Glaciers in Kansas
Shane A. Lyle
Kansas Geological Survey
Revised by Anthony L. Layzell
Kansas Geological Survey
Melting glaciers in Earth's polar and alpine regions are beacons of climate change. To better understand what is happening today, it is helpful to consider past glaciation and climate-change examples. Glaciers seemingly couldn't be further removed from the hot summers and windswept plains of Kansas. However, in the not-so-distant geologic past, glaciers repeatedly advanced across the Midwest and at least twice reached northeast Kansas. As the ice progressed across the continent, the landscape, climate, plants, and animals all changed.
The purpose of this public information circular is to show how Kansas was literally on the forefront of climate change when a continental ice sheet last extended into the northeast corner of the state about 700,000 years ago. The geologic sciences are uniquely capable of describing these events, in that geologists nearly always look back in time to understand our current climate and environment.
This publication provides insight into how the Midwest was affected by repeated continent-sized glacial advances during the Pleistocene Epoch. It explains glaciation in Kansas and the ecological and climate response since the last ice sheet retreat. The Pleistocene provides an important analog, or past example, to better understand some of the concepts associated with climate change.
The Pleistocene Epoch lasted from about 2.6 million to 11,700 years ago. Although commonly referred to as the Ice Age, the Pleistocene encompassed many glacial and interglacial events and warm and cool climates. It was also a period of volcanic activity in North America and along the North and South American Pacific coasts. In Kansas, at least three large ash falls from volcanoes in California, New Mexico, or the Yellowstone National Park area were deposited throughout the state.
During the Pleistocene, continent-sized ice sheets formed in different parts of the world: North America, Greenland, Eurasia, Tibet, the Himalayas, and Antarctica. Ice sheets in the polar regions and Greenland were fairly stable, but other areas, including North America, saw repeated expansion and contraction in response to fluctuating climates (fig. 1). These successive glacial advances and retreats are known as glacial stages and interglacial stages, respectively.
In North America, geologists recognize four stages. They are the Pre-Illinoian (2.6 million-191,000 years ago), Illinoian (191,000-130,000 years ago), Sangamonian (130,000-71,000 years ago), and Wisconsinan (71,000-11,700 years ago).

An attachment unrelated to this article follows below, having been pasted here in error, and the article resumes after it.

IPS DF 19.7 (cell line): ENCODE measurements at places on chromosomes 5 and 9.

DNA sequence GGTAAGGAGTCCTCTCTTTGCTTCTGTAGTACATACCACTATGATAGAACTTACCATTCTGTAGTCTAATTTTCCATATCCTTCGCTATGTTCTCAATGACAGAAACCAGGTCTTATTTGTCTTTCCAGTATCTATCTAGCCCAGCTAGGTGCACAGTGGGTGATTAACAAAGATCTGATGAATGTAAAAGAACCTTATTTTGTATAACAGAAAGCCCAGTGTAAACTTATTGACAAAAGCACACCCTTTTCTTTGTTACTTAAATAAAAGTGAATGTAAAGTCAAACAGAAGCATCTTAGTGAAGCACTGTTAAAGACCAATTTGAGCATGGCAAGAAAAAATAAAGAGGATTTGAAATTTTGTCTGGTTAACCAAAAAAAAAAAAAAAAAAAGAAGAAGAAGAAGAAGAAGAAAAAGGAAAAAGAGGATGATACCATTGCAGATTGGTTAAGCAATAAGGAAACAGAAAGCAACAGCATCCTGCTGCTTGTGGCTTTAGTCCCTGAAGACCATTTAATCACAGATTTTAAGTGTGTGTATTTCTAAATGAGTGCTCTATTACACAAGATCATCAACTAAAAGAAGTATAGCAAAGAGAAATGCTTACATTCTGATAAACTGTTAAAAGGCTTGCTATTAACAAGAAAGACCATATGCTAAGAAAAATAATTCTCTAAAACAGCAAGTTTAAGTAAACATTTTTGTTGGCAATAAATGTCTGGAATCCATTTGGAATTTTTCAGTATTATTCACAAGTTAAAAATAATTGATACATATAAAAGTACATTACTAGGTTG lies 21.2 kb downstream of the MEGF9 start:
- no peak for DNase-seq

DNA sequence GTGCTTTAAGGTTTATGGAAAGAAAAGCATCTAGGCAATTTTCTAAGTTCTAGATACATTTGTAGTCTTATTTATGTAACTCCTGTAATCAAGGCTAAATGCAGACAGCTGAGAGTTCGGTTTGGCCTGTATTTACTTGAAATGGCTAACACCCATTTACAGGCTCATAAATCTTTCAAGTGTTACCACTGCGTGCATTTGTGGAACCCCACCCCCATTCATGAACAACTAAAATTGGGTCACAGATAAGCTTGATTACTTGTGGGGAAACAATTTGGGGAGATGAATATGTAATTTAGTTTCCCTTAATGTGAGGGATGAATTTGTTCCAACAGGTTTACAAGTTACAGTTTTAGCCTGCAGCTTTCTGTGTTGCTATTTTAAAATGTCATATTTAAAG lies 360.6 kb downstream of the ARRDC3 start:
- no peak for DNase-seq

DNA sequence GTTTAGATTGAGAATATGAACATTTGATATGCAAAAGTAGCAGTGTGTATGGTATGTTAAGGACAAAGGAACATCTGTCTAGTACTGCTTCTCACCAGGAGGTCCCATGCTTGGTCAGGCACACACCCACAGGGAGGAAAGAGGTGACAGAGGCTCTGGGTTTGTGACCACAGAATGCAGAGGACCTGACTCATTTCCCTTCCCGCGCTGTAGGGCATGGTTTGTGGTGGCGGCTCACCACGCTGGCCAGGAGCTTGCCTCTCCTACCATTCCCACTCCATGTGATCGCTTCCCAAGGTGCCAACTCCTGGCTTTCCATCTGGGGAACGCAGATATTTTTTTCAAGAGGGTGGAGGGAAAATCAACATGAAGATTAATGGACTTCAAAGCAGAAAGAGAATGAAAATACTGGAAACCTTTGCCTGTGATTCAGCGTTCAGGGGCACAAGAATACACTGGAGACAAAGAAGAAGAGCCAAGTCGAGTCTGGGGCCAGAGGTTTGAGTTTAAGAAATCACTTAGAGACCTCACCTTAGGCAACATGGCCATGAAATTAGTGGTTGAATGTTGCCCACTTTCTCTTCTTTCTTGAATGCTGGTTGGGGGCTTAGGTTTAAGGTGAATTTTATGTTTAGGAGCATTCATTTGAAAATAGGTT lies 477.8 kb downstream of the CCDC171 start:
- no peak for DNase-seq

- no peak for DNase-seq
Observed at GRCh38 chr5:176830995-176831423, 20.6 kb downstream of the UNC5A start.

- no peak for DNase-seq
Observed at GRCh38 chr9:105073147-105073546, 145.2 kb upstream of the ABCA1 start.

During each stage, many smaller, regional lobes of ice locally advanced and retreated (fig. 2). The Pre-Illinoian Stage included many glacial and interglacial stages, with 11 distinct glacial stages currently recognized. The Sangamonian was a warm interglacial stage of ice retreat.
(Figure 2 illustration after "Glacial stratigraphy and paleomagnetism of late Cenozoic deposits of the north-central United States," by M. Roy, P. U. Clark, R. W. Barendregt, J. R. Glasmann, and R. J. Enkin, 2004, Geological Society of America Bulletin, v. 116, no. 1-2, https://doi.org/10.1130/B25325.1.)
At its peak, Pre-Illinoian ice covered more than one-third of North America and extended into northeastern Kansas. In Kansas, at least two separate glacial advances took place, first from Minnesota and later from the Dakota regions. Ice lobes dammed the ancestral Kansas River in several places and crept over the locations of present-day Topeka, Lawrence, and downtown Kansas City (fig. 2).
At its maximum, Illinoian ice covered most of Illinois and did not enter Kansas. Wisconsinan ice reached as far south as Nebraska and Iowa, and glacial deposits from this period provide important clues to the Pleistocene ecology and climate.
The Wisconsinan Stage at the end of the Pleistocene Epoch was followed by the Holocene Epoch (11,700 years ago to the present). Although the Holocene has been a warm period without active glaciation, fluctuations in the climate still have occurred. A time of significant climatic variability from about 900 to 1300 AD known as the Medieval Warm Period (MWP) was first identified in northern Europe and later also documented elsewhere, including parts of the western United States. A shift to droughts of shorter duration around 1500 coincided with the onset of cooler climatic conditions during a period known as the Little Ice Age, which contributed to widespread social unrest in Europe. In France, crop failure due to climatic changes helped spark the French Revolution that led to the beheading of Marie Antoinette. Many geologists believe we haven't left the last ice age and simply consider the Holocene as a short warm period before the next glacial onset.